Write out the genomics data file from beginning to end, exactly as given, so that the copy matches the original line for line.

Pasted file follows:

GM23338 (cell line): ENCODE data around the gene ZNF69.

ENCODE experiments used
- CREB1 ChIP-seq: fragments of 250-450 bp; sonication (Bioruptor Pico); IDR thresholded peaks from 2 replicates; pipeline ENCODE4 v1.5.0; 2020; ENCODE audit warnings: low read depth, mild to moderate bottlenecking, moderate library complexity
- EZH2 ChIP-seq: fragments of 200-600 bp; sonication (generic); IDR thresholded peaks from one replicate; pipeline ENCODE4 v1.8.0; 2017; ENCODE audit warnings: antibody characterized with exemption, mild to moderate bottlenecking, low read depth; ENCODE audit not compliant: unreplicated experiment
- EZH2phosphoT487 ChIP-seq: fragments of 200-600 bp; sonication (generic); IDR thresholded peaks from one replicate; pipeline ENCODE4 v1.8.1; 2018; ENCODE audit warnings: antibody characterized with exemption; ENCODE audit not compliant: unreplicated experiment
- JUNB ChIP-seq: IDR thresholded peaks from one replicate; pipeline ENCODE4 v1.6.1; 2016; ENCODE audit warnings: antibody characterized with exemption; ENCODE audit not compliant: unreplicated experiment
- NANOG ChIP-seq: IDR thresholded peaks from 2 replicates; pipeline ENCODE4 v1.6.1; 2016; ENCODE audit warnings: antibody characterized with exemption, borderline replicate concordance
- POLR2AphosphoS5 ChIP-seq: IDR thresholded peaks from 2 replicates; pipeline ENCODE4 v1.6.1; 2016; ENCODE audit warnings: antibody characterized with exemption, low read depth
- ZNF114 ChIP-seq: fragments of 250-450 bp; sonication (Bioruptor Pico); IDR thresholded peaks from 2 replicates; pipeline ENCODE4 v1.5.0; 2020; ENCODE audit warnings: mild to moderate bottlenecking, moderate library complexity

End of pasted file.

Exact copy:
GM23338 (cell line): ENCODE data around the gene ZNF69.

ENCODE experiments used
- CREB1 ChIP-seq: fragments of 250-450 bp; sonication (Bioruptor Pico); IDR thresholded peaks from 2 replicates; pipeline ENCODE4 v1.5.0; 2020; ENCODE audit warnings: low read depth, mild to moderate bottlenecking, moderate library complexity
- EZH2 ChIP-seq: fragments of 200-600 bp; sonication (generic); IDR thresholded peaks from one replicate; pipeline ENCODE4 v1.8.0; 2017; ENCODE audit warnings: antibody characterized with exemption, mild to moderate bottlenecking, low read depth; ENCODE audit not compliant: unreplicated experiment
- EZH2phosphoT487 ChIP-seq: fragments of 200-600 bp; sonication (generic); IDR thresholded peaks from one replicate; pipeline ENCODE4 v1.8.1; 2018; ENCODE audit warnings: antibody characterized with exemption; ENCODE audit not compliant: unreplicated experiment
- JUNB ChIP-seq: IDR thresholded peaks from one replicate; pipeline ENCODE4 v1.6.1; 2016; ENCODE audit warnings: antibody characterized with exemption; ENCODE audit not compliant: unreplicated experiment
- NANOG ChIP-seq: IDR thresholded peaks from 2 replicates; pipeline ENCODE4 v1.6.1; 2016; ENCODE audit warnings: antibody characterized with exemption, borderline replicate concordance
- POLR2AphosphoS5 ChIP-seq: IDR thresholded peaks from 2 replicates; pipeline ENCODE4 v1.6.1; 2016; ENCODE audit warnings: antibody characterized with exemption, low read depth
- ZNF114 ChIP-seq: fragments of 250-450 bp; sonication (Bioruptor Pico); IDR thresholded peaks from 2 replicates; pipeline ENCODE4 v1.5.0; 2020; ENCODE audit warnings: mild to moderate bottlenecking, moderate library complexity